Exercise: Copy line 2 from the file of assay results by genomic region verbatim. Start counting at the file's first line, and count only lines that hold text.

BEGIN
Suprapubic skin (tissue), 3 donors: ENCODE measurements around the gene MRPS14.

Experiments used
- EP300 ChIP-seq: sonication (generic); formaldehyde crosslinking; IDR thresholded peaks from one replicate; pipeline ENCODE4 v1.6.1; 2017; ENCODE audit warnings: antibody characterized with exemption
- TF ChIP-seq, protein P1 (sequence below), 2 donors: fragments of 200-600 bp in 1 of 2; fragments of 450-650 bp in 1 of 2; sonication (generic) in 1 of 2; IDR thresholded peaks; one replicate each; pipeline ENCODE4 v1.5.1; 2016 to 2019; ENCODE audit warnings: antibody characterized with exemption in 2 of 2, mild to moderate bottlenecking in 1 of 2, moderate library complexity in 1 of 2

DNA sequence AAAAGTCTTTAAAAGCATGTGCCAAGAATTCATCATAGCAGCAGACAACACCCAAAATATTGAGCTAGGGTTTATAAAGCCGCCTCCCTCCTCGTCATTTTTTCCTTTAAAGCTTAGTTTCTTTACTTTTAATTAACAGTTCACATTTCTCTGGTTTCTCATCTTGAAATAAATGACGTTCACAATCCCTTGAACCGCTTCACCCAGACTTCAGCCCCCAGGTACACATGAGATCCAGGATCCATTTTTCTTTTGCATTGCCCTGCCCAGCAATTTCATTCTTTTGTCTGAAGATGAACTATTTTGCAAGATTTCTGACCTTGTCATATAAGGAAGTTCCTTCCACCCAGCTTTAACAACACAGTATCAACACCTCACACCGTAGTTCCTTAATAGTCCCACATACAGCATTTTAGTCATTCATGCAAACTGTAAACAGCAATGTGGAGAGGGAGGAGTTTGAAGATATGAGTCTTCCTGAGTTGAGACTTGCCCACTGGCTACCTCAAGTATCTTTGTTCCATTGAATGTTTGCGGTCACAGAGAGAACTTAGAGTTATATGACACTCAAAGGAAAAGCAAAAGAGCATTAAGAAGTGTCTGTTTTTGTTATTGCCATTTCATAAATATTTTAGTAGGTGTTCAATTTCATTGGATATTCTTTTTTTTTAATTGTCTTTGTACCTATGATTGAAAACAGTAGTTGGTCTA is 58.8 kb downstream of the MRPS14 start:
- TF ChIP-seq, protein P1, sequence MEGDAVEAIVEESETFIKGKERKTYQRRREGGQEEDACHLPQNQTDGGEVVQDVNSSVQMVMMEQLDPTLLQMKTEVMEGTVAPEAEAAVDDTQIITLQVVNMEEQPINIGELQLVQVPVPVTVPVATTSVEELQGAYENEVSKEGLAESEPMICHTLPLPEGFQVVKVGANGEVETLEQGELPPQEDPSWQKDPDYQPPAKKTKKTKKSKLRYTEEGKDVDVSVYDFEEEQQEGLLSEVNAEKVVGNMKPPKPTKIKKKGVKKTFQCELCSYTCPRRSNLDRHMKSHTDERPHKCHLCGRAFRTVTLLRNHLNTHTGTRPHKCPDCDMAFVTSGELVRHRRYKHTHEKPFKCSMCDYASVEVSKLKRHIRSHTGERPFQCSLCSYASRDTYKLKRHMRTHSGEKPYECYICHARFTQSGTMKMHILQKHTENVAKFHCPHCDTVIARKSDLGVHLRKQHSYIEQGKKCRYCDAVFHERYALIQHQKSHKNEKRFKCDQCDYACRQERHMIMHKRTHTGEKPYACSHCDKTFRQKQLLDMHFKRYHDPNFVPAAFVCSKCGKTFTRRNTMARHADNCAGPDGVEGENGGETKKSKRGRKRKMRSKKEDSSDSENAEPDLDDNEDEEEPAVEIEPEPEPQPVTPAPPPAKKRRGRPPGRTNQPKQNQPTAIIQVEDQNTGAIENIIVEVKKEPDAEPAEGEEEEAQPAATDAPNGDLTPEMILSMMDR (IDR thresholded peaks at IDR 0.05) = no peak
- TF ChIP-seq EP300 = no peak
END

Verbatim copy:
Experiments used